Sarraceniaceae as a model clade
ID: 613 / 458
Proposed Symposium Title: Sarraceniaceae as a model clade
David W. Armitage1
Affiliations: 1 Integrative Community Ecology Unit, Okinawa Institute of Science and Technology, Onna, Okinawa, JAPAN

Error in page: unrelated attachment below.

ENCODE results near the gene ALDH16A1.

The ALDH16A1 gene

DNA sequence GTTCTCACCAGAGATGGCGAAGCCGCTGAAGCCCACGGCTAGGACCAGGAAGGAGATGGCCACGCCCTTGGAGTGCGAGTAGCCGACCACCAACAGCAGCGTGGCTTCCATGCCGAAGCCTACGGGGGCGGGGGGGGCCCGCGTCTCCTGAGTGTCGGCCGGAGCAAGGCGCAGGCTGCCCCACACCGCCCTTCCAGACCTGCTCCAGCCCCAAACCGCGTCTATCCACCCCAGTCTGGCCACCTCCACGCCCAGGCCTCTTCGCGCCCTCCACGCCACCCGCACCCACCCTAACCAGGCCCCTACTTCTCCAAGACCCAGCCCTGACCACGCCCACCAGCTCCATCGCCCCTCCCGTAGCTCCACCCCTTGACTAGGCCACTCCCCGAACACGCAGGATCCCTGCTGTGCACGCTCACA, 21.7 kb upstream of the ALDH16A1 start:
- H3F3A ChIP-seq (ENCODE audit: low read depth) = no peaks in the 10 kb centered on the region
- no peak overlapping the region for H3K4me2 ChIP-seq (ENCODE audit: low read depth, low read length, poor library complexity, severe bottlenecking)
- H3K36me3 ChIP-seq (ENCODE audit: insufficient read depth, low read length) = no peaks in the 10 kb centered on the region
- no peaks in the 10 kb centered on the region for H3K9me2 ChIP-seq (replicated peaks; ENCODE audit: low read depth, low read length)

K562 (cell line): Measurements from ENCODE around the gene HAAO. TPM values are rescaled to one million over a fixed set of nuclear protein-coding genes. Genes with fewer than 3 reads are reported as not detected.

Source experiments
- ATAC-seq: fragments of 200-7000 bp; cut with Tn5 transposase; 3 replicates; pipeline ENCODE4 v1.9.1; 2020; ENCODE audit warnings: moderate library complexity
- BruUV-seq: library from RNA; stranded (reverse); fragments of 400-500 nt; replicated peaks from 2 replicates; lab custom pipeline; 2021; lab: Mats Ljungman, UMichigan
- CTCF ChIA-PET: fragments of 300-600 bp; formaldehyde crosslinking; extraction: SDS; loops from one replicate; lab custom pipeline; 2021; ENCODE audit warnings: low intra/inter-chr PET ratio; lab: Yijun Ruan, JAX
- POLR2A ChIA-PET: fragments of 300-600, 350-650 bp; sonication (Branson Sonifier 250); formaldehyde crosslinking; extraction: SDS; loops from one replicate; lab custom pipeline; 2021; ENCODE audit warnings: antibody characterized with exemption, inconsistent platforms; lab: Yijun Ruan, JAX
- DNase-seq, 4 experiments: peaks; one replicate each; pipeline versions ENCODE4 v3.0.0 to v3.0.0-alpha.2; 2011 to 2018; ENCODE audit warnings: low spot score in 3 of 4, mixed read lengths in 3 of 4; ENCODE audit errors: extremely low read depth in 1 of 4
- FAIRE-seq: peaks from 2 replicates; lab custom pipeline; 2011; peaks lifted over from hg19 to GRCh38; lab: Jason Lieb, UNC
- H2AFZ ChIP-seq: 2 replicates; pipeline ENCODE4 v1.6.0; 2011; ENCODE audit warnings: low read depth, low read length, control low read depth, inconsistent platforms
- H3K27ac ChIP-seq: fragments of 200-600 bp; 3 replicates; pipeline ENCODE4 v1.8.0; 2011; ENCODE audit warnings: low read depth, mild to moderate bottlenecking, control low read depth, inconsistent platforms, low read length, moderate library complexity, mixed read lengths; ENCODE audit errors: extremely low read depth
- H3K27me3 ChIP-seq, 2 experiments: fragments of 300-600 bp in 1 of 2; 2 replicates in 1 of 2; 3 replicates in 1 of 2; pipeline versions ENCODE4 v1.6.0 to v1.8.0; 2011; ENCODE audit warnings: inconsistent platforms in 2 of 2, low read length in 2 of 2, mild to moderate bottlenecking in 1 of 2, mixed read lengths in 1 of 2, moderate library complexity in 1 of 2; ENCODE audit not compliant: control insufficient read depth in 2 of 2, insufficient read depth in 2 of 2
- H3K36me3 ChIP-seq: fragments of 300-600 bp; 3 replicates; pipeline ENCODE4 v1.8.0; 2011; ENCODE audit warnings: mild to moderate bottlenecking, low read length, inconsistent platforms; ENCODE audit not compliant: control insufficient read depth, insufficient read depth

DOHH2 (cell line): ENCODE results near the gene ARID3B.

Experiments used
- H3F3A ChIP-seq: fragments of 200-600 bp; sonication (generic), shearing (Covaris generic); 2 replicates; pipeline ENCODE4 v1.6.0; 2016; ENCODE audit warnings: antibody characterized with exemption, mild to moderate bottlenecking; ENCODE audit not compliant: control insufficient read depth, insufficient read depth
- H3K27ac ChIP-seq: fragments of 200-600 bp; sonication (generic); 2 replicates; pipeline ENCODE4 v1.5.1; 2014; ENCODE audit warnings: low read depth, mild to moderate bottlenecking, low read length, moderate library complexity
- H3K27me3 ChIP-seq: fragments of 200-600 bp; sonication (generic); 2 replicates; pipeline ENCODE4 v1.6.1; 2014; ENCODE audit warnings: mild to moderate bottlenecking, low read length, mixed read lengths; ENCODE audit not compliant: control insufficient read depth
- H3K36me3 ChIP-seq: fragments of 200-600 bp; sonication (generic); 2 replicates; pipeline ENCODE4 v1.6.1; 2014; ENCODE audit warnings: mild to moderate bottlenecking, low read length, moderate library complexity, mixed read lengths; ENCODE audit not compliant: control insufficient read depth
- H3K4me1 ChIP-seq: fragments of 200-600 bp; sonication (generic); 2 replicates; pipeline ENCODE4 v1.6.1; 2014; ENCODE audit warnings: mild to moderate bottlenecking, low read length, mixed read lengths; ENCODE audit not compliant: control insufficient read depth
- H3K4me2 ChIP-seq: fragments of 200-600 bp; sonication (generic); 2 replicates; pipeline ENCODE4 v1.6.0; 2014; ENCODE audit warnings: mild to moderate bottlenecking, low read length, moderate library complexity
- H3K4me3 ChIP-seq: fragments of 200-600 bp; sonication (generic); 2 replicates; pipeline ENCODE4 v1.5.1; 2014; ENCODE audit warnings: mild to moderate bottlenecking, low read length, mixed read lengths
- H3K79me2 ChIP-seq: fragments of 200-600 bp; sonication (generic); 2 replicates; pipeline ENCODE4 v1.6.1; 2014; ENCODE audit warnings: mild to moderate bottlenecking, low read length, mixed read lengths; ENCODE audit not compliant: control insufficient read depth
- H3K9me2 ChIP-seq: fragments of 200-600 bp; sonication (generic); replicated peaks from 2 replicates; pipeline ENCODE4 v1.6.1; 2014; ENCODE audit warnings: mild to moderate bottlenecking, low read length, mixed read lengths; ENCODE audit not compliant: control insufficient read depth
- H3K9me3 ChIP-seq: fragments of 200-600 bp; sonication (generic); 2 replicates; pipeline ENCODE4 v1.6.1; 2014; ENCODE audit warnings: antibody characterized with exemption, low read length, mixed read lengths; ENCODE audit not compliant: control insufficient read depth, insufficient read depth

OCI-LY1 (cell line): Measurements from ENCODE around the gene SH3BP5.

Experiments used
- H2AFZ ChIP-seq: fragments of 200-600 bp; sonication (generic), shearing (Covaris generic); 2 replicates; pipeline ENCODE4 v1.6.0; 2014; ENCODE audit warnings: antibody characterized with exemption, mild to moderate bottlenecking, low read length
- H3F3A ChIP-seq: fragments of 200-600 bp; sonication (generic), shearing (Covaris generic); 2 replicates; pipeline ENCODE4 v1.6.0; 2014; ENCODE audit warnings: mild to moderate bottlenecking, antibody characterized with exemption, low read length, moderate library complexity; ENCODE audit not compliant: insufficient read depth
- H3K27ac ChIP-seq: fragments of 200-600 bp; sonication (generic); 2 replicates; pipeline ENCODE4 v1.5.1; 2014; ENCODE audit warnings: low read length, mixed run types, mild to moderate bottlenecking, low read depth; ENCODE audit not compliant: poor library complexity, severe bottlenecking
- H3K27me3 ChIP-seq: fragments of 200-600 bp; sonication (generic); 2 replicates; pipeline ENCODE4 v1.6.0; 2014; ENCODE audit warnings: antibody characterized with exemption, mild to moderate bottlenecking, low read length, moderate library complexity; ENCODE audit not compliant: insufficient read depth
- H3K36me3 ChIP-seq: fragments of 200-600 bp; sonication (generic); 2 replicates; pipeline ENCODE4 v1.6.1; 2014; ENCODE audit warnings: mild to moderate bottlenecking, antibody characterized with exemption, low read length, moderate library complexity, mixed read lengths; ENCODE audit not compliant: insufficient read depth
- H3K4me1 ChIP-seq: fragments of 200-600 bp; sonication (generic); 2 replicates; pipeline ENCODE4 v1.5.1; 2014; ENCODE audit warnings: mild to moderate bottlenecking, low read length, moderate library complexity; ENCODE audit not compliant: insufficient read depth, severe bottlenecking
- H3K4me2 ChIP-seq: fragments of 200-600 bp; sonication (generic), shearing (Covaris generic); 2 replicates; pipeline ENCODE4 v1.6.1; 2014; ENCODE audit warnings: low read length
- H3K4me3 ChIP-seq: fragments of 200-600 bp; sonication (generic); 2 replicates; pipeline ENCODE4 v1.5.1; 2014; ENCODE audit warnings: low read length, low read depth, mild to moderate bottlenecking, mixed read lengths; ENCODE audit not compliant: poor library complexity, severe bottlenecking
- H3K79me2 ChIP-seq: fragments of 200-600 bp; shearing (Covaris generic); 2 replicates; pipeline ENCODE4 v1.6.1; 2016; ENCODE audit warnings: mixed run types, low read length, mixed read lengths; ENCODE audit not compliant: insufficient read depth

Sarraceniaceae is the Drosophila of community ecology. The fluid-filled leaves of these carnivorous plants have, over the course of centuries, captivated professional and amateur botanists alike, and — owing to their unique phytotelmic habit — have been used by ecologists, entomologists, and microbiologists as miniature models for lakes, island chains, and animal digestive systems. The balance between tractability and realism in Sarraceniaceae microcosm studies has produced many key insights into the functioning and dynamics of communities and ecosystems that would otherwise be impossible in larger systems. Sarraceniaceae are similarly important from botanical and evolutionary perspectives. Captivating as these plants are, however, many aspects of their evolution and biology remain shrouded in mystery. While their phylogenetic placement is becoming clear, far less is known about their landscape genetic structuring, trait-environment relationships, and mechanisms of prey attraction, capture, digestion, and dispersal. Furthermore, major questions remain concernning the evolutionary history of the group, as well as mechanisms contributing to their local-scale diversification in the Southeastern United States and Guiana Highlands. In this talk, I will discuss my research history with Sarraceniace and Darlingtonia californica, in particular. I will show how an integration of ecological, genetic, and biomechanical studies focusing almost entirely on this single clade has, perhaps paradoxically, helped me become a more interdisciplinary scientist and more effective advisor and collaborator. I will also introduce a brief history of the use of the Sarraceniaceae model system in community ecology — highlighting the groundwork of both established and early career researchers — and conclude by outlining areas which would further help enshrine the family as a model system that can effectively integrate many fields of science.